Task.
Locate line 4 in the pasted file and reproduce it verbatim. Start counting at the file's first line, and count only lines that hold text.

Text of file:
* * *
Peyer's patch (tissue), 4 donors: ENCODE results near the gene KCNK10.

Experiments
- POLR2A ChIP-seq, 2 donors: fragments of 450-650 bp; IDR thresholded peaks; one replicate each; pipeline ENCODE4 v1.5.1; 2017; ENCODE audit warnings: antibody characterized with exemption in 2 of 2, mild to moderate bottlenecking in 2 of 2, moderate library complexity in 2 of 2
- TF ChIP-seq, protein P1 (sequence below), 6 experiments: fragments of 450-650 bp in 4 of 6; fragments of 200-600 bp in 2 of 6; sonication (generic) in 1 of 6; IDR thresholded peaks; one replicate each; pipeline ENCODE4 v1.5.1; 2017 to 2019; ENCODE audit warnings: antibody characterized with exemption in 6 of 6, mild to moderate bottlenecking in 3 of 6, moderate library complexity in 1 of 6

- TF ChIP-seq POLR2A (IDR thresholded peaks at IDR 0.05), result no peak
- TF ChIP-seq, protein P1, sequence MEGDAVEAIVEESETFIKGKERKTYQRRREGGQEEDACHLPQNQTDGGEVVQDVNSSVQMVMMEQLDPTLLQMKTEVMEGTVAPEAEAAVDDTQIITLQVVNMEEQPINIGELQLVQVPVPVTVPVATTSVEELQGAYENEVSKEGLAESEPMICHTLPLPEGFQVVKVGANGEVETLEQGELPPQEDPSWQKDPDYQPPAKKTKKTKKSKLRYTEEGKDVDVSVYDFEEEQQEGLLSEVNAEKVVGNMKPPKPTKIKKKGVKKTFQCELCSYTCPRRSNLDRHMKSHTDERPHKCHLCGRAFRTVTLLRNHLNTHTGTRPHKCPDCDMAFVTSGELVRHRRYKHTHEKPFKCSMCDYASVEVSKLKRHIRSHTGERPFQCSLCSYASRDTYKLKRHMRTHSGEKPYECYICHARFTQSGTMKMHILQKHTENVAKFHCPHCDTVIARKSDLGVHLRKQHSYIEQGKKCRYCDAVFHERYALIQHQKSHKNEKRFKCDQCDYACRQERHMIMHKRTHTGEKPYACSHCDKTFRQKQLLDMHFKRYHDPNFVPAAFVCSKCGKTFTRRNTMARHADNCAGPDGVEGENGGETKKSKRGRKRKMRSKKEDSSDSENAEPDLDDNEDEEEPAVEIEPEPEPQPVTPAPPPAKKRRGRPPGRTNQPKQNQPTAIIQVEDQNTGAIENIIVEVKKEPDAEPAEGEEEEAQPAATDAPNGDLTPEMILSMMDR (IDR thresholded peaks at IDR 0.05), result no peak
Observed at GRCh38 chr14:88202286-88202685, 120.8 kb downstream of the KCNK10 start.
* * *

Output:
- TF ChIP-seq, protein P1 (sequence below), 6 experiments: fragments of 450-650 bp in 4 of 6; fragments of 200-600 bp in 2 of 6; sonication (generic) in 1 of 6; IDR thresholded peaks; one replicate each; pipeline ENCODE4 v1.5.1; 2017 to 2019; ENCODE audit warnings: antibody characterized with exemption in 6 of 6, mild to moderate bottlenecking in 3 of 6, moderate library complexity in 1 of 6